By: Rabbi Rami Shapiro
Forgiveness is not so much an act as an attitude. As an act, forgiveness raises the forgiver above the forgiven; it empowers the one even as it disempowers the other. I know this isn’t the way we normally think about forgiveness, but explore this with me a bit. If you don’t like what I have to say, you can always stop reading.
The only way someone can hurt you is if you have given them power over you. When my son was a toddler and I refused him candy as we stood in the checkout line at our local market, he would often cry out, "I hate you. I hate you." While this might have been a bit embarrassing, it wasn't hurtful. He had no power over me, and his assessment of my character and parenting skills meant nothing to me. While you might argue that he should have apologized for his outburst, there is no need for me to forgive him for it. He just did what any three-year-old kid would do when forced to stand in an aisle stacked from his head to his toe with candy.
Now imagine a different scenario. You're standing with a friend who is under the misunderstanding that you have done her some harm. She too cries out, "I hate you, I hate you." Because you are innocent and because you know that she is misinformed you will most likely forgive her for her outburst, especially when she realizes her error and asks for your forgiveness. The difference here is that you have power over her. She was in the wrong, even if she didn't know it, and she may have hurt you with her anger. You bestow forgiveness upon her the way a governor may bestow a pardon on a criminal. Your friend humbles herself before you in asking for forgiveness, and you, with noblesse oblige, graciously grant her wish.
Forgiveness is yours to give, and in giving it you assert your superiority over the one forgiven.
Bear with me for a third scenario. Imagine you have hurt someone you love. He is angry with you, and his anger is making your life miserable. So you apologize, humbly and sincerely. Yet you expect something for this act of contrition. You expect to be forgiven. Your apology, no matter how sincere, is still a tactic. You want to be free from the guilt and the anxiety the other’s anger produces in you, and so you own up to your mistake and apologize. If forgiveness is forthcoming you are freed from the weight of your guilt and free to reengage with the other person as an equal.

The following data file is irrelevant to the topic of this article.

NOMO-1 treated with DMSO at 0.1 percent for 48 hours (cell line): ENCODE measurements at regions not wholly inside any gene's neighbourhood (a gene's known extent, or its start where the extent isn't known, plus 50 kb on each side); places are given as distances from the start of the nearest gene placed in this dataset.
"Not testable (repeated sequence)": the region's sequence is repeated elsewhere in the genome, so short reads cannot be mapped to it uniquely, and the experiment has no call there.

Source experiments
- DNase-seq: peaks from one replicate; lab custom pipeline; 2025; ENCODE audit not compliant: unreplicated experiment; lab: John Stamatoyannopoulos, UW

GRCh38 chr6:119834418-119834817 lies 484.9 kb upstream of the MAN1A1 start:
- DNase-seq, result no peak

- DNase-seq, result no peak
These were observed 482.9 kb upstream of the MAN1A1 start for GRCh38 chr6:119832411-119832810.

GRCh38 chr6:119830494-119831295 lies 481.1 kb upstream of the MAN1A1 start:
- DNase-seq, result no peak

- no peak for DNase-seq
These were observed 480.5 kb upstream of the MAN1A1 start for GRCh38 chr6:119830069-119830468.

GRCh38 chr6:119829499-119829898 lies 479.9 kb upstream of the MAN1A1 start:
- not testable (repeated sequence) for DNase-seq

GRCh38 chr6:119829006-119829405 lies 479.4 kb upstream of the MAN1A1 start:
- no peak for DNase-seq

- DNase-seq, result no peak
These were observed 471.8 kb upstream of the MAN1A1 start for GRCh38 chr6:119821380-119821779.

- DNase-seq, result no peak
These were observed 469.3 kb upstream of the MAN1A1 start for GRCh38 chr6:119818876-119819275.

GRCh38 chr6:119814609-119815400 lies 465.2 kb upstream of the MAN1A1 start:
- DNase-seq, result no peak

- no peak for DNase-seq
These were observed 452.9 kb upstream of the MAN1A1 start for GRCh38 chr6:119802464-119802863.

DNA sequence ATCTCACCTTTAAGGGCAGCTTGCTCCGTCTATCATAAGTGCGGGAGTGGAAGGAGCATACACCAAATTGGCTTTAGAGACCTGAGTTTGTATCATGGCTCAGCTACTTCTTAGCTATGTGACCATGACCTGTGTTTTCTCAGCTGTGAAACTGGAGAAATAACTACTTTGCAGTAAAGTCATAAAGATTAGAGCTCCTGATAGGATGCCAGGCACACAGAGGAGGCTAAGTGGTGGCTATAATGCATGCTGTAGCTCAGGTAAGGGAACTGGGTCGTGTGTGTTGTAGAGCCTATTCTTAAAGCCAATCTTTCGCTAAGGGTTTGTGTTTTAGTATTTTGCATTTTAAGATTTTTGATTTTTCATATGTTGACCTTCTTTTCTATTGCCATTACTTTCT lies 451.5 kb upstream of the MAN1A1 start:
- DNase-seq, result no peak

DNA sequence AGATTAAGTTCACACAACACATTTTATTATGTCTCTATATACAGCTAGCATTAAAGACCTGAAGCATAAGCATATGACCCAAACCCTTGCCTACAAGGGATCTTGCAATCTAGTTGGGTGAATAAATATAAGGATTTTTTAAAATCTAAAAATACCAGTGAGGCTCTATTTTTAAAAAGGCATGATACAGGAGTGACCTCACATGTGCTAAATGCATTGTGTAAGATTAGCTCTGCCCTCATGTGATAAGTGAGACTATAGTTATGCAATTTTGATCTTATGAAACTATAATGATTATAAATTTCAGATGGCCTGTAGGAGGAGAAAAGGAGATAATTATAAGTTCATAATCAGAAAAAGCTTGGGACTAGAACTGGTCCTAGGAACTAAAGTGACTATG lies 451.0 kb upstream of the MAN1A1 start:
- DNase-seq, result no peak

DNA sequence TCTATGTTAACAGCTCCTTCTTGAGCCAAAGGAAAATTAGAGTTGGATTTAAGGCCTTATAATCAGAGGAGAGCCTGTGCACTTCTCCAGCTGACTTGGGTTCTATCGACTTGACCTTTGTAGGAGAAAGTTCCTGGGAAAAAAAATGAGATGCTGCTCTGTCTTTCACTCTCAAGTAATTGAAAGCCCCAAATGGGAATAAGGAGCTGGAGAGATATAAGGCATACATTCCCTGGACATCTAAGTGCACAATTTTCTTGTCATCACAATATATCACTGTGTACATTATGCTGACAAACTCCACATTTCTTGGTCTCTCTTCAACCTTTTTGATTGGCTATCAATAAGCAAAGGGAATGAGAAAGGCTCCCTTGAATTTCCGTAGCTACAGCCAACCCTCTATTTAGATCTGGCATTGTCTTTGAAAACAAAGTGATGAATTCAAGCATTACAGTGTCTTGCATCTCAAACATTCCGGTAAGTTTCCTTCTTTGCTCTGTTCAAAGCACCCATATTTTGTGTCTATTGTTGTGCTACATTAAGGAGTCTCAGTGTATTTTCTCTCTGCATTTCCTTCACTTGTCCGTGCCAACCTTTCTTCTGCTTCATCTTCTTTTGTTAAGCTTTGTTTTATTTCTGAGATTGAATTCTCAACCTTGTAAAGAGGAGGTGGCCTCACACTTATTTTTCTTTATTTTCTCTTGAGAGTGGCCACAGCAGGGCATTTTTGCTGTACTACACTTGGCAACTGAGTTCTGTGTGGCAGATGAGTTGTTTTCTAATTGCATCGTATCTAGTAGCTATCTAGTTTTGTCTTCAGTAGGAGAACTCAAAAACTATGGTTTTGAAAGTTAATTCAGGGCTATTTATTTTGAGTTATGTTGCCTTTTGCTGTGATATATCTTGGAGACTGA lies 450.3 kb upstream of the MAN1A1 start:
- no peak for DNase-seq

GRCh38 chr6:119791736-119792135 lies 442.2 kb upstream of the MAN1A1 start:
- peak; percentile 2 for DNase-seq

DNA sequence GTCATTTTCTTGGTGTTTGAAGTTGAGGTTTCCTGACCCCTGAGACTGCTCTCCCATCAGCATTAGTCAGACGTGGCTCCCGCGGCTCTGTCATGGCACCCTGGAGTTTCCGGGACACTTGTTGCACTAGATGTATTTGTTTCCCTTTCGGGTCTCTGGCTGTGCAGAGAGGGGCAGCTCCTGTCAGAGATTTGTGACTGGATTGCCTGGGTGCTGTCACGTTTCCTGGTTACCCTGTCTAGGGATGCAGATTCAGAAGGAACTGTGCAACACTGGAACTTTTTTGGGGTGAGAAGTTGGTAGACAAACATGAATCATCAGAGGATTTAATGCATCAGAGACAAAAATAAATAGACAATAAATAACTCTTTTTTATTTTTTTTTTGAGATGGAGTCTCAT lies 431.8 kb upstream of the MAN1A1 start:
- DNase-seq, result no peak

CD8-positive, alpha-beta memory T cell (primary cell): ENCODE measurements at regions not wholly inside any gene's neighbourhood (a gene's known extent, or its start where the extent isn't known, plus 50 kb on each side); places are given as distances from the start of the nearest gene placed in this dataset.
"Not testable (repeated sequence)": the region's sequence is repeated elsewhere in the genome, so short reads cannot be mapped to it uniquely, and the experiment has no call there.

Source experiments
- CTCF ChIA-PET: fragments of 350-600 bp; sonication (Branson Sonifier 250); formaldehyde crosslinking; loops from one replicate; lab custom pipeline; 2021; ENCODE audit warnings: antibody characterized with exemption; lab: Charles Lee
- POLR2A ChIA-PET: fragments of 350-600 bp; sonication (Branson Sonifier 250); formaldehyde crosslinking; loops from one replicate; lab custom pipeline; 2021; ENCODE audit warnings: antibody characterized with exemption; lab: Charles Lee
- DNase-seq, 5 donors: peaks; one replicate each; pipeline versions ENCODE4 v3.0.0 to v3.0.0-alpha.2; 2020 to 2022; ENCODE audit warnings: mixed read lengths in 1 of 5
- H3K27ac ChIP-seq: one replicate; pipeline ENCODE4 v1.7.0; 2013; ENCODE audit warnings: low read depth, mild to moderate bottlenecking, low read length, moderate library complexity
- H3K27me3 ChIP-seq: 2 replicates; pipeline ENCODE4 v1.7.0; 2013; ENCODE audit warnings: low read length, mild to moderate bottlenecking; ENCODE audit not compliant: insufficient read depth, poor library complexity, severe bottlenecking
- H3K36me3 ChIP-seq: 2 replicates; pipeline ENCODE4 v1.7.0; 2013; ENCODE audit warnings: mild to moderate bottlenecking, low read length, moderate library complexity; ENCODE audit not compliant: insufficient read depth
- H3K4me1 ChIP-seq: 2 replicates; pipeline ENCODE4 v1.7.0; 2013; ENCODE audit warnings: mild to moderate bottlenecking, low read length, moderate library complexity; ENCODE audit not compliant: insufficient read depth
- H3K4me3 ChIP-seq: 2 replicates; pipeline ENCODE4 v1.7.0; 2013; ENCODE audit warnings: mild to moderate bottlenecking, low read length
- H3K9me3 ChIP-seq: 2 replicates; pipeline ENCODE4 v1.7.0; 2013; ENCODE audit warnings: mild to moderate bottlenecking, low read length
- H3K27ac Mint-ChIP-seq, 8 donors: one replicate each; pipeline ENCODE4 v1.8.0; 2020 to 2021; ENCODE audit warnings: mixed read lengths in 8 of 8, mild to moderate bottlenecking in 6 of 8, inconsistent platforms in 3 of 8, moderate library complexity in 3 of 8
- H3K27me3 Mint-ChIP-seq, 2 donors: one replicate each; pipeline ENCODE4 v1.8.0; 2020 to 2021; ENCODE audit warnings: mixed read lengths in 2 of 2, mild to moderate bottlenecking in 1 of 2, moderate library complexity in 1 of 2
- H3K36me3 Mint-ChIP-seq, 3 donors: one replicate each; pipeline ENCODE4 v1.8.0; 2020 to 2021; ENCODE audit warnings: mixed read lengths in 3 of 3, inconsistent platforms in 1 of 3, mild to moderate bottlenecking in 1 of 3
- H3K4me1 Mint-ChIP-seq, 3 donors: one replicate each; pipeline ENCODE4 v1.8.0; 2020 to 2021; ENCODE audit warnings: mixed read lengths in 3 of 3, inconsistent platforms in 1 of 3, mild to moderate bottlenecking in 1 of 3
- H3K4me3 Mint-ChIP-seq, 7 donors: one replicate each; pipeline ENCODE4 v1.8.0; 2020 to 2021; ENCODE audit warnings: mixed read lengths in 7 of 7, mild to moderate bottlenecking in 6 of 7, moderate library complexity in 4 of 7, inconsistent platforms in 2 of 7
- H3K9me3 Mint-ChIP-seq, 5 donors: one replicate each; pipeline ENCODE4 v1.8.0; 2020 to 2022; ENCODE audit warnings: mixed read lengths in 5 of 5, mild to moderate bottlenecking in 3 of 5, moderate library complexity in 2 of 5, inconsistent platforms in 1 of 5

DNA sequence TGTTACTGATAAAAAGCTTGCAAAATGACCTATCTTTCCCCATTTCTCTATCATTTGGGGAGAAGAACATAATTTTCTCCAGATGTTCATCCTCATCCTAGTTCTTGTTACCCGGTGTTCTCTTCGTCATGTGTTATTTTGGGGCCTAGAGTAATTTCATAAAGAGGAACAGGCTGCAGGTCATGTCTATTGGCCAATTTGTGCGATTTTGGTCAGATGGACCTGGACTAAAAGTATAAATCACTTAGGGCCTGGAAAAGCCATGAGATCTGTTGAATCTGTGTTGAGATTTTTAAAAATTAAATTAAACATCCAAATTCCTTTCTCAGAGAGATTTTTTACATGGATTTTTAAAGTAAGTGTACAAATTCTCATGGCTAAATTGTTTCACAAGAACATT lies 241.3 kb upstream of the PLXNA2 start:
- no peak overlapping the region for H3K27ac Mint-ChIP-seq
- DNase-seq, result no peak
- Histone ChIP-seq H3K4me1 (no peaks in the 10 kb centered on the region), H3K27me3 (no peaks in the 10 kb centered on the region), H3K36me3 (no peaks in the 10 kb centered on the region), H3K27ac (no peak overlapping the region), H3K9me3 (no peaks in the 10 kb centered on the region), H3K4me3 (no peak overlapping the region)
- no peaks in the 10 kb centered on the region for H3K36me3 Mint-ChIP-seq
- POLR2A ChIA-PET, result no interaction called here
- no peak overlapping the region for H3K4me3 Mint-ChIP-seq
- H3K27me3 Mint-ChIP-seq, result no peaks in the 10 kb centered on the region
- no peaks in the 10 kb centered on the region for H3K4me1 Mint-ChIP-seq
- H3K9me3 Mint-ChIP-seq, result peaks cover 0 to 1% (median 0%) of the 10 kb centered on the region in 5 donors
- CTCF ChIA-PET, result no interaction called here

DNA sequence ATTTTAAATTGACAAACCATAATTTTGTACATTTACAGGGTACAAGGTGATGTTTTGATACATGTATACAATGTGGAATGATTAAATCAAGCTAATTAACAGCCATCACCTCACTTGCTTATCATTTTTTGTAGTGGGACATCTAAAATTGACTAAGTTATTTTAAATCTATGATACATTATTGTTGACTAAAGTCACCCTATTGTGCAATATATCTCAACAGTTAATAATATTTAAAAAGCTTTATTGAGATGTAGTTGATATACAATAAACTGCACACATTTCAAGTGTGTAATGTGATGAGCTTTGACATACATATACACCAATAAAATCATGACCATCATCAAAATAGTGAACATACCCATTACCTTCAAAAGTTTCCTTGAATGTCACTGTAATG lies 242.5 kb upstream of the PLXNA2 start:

But what happens if you ask for forgiveness and forgiveness is not forthcoming? You get angry. Now you are the one who feels slighted. Now you are the one owed an apology. Now you are the one who has been raised, at least in your own mind, to the moral high ground: you occupy the superior status of the wronged.
When we focus on forgiveness as an act it all too often becomes a tactic, and a manipulative one at that. But when we understand forgiveness as an attitude something else altogether happens.
I expect to be hurt. Not all the time and not by everyone, but often enough by those I love that it isn’t a shock—even when the cause of the hurt is a surprise. I expect to be hurt not because I think people are mean and hurtful, but because I know that people are most often victims of their own inner turmoil, and this turmoil just erupts now and again in ways that hurt me.
While I know there are people who set out to deliberately hurt others, I don’t think I personally know anyone like this. I have some troublesome acquaintances and even friends, but none of them are sociopaths or psychopaths. They are just people like me. Often we are caught up in the madness of our lives in such a way that now and again we do something hurtful — often and especially to those we love. Welcome to the major leagues.
Does this mean I don’t have to forgive them? On the contrary, it means that not forgiving them isn’t even an option. This is what I mean by forgiveness as an attitude. Forgiveness isn’t a tactic; it is your default level of engagement. You forgive because you know we are all trapped in our own madness over which we have no control. Not forgiving simply locks you into additional layers of suffering that have no beneficial results at all.